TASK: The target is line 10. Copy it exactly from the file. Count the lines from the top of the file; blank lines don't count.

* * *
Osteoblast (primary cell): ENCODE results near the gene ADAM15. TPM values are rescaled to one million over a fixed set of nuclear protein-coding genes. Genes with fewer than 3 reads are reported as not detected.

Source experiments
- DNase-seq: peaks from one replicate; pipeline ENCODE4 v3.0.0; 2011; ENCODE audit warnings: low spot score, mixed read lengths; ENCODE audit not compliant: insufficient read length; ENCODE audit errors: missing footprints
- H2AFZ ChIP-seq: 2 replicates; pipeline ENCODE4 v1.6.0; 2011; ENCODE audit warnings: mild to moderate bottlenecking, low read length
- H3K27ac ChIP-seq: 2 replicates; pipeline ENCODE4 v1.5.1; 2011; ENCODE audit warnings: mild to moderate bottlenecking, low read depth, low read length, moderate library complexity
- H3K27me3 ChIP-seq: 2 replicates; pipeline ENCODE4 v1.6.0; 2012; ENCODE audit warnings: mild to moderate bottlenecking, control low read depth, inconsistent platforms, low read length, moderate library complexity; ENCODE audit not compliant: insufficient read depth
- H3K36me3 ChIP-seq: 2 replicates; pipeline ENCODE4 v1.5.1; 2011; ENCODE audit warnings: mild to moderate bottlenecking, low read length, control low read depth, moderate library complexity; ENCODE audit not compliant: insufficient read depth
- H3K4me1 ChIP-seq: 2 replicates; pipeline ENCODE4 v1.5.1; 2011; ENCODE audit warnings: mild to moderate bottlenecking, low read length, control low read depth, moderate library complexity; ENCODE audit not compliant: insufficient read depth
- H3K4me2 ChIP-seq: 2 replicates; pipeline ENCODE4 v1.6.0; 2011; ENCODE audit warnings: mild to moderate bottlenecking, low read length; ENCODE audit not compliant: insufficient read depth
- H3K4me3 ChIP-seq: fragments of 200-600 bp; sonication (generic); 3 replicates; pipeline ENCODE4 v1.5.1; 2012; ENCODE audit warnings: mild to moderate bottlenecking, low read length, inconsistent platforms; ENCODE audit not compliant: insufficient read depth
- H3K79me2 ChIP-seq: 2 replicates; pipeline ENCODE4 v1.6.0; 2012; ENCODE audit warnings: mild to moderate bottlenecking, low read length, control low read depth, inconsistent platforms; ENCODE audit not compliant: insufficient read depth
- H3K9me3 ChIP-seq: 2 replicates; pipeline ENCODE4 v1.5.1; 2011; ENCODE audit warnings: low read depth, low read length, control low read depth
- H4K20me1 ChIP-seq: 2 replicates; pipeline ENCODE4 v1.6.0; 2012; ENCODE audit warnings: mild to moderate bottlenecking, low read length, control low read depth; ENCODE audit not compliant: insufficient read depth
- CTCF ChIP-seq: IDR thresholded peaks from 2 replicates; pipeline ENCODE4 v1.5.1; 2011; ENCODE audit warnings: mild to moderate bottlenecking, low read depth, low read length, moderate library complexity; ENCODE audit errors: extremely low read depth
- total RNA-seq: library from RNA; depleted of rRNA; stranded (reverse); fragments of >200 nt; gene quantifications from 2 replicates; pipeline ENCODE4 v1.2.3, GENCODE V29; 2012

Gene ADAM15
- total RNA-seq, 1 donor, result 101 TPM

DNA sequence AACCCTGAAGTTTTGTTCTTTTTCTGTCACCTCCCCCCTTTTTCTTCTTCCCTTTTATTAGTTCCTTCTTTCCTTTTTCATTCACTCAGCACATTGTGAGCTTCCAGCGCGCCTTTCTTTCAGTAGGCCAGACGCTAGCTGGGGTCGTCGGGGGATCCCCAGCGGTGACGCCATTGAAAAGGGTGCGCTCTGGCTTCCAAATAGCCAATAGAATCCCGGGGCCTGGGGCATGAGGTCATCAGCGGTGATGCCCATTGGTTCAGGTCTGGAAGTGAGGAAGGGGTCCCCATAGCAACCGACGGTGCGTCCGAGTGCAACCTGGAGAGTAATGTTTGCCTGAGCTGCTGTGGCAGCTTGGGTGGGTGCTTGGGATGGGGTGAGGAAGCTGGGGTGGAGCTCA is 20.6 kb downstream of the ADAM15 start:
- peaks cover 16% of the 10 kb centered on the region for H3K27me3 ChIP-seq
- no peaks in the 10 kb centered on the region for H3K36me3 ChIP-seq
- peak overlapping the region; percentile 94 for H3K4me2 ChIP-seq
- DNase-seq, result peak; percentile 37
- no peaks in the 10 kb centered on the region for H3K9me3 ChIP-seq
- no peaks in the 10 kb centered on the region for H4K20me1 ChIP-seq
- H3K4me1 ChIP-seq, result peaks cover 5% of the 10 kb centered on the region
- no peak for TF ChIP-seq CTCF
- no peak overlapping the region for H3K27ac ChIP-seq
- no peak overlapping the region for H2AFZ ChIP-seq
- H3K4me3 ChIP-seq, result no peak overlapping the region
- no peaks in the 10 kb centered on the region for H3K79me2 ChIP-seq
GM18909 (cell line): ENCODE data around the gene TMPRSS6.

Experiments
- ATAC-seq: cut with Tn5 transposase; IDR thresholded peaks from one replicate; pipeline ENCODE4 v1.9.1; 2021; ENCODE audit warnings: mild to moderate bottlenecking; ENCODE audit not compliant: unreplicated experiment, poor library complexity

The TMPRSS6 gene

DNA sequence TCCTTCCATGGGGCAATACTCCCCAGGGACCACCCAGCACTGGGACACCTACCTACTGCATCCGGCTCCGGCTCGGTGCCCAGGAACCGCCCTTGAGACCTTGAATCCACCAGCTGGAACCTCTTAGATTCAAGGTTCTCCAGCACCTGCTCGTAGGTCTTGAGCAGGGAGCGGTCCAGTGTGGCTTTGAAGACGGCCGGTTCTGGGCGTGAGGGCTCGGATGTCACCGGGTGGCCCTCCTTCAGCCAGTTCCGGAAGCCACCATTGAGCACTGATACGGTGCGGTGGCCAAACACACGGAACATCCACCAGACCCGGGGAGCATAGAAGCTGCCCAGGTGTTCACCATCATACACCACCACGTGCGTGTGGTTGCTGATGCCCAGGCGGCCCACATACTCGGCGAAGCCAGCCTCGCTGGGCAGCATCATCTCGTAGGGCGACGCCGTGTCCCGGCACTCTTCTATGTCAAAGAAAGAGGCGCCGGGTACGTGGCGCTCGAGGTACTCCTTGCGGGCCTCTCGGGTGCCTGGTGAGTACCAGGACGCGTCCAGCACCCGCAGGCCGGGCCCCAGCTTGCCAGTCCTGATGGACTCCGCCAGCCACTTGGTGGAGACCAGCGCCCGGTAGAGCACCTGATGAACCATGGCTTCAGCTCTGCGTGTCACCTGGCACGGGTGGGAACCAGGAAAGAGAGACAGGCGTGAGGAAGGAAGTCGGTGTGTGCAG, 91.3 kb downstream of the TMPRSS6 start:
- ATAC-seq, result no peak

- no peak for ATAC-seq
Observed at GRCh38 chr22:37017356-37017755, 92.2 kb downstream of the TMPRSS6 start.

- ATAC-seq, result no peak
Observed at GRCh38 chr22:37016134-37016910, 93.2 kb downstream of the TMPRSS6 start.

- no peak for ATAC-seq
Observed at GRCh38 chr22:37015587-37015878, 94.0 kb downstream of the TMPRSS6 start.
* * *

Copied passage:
- H3K4me3 ChIP-seq: fragments of 200-600 bp; sonication (generic); 3 replicates; pipeline ENCODE4 v1.5.1; 2012; ENCODE audit warnings: mild to moderate bottlenecking, low read length, inconsistent platforms; ENCODE audit not compliant: insufficient read depth